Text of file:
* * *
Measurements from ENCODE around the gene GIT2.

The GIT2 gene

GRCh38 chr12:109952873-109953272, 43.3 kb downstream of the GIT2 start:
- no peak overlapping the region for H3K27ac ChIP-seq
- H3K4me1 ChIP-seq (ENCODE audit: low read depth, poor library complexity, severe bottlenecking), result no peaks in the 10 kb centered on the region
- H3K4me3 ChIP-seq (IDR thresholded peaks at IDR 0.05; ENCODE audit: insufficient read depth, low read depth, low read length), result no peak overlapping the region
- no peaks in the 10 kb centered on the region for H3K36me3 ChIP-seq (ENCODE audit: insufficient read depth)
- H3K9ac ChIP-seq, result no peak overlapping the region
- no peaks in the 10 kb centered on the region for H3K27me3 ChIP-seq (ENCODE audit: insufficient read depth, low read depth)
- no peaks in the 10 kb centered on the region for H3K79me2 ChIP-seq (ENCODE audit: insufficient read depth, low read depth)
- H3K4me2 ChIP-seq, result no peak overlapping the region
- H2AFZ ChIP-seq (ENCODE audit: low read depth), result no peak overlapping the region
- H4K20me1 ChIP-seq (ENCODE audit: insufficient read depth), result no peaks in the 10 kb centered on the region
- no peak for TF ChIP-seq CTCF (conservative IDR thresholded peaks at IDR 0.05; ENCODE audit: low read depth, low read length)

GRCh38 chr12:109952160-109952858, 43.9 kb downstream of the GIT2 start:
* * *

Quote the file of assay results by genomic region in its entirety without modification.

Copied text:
Measurements from ENCODE around the gene GIT2.

The GIT2 gene

GRCh38 chr12:109952873-109953272, 43.3 kb downstream of the GIT2 start:
- no peak overlapping the region for H3K27ac ChIP-seq
- H3K4me1 ChIP-seq (ENCODE audit: low read depth, poor library complexity, severe bottlenecking), result no peaks in the 10 kb centered on the region
- H3K4me3 ChIP-seq (IDR thresholded peaks at IDR 0.05; ENCODE audit: insufficient read depth, low read depth, low read length), result no peak overlapping the region
- no peaks in the 10 kb centered on the region for H3K36me3 ChIP-seq (ENCODE audit: insufficient read depth)
- H3K9ac ChIP-seq, result no peak overlapping the region
- no peaks in the 10 kb centered on the region for H3K27me3 ChIP-seq (ENCODE audit: insufficient read depth, low read depth)
- no peaks in the 10 kb centered on the region for H3K79me2 ChIP-seq (ENCODE audit: insufficient read depth, low read depth)
- H3K4me2 ChIP-seq, result no peak overlapping the region
- H2AFZ ChIP-seq (ENCODE audit: low read depth), result no peak overlapping the region
- H4K20me1 ChIP-seq (ENCODE audit: insufficient read depth), result no peaks in the 10 kb centered on the region
- no peak for TF ChIP-seq CTCF (conservative IDR thresholded peaks at IDR 0.05; ENCODE audit: low read depth, low read length)

GRCh38 chr12:109952160-109952858, 43.9 kb downstream of the GIT2 start: